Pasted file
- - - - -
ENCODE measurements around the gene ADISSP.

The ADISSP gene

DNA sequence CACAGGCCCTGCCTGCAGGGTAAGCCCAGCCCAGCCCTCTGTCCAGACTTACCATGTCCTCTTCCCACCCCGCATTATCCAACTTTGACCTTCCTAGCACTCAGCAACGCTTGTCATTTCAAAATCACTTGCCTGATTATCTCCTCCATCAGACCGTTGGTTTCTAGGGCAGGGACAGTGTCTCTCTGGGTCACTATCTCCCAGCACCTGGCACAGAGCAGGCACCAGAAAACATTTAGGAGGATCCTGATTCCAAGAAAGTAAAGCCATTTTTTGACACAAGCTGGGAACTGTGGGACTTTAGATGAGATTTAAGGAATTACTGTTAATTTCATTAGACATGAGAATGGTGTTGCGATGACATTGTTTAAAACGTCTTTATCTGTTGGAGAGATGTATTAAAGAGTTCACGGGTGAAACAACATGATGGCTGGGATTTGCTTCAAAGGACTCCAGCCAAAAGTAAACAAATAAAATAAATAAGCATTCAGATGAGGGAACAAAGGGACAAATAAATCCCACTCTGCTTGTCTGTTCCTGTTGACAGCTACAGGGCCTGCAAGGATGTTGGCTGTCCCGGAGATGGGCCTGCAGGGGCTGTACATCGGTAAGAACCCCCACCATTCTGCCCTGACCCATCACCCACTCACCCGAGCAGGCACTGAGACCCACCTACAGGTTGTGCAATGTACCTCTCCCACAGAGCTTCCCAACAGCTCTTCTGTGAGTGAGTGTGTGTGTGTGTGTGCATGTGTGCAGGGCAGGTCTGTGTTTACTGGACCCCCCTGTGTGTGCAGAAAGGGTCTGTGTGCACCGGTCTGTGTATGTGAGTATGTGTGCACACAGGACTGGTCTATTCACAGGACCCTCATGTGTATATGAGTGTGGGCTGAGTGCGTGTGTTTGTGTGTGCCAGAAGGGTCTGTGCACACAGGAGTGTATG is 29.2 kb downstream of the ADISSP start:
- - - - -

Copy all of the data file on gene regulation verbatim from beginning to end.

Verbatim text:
ENCODE measurements around the gene ADISSP.

The ADISSP gene

DNA sequence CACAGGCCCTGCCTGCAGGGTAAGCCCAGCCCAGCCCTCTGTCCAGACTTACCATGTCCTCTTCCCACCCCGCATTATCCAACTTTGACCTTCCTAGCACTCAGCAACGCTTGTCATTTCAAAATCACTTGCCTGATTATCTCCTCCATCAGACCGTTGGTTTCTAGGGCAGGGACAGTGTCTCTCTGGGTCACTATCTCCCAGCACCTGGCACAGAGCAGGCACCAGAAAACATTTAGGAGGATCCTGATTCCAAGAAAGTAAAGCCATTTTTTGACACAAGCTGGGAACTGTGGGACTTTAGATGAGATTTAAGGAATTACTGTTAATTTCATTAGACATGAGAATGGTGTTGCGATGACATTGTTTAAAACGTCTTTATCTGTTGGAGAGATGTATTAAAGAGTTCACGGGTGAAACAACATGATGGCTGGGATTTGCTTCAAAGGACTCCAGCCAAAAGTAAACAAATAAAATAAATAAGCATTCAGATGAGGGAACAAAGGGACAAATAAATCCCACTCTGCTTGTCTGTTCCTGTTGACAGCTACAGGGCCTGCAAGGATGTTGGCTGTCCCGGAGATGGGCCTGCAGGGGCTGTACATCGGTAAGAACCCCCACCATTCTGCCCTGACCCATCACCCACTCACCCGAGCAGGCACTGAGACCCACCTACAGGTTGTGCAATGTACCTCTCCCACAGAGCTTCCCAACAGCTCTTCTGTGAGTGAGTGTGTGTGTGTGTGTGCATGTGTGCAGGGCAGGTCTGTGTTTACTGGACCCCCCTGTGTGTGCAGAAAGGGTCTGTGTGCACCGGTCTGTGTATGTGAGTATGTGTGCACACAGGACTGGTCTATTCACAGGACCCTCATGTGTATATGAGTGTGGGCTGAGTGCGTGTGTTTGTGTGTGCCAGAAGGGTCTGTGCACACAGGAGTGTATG is 29.2 kb downstream of the ADISSP start: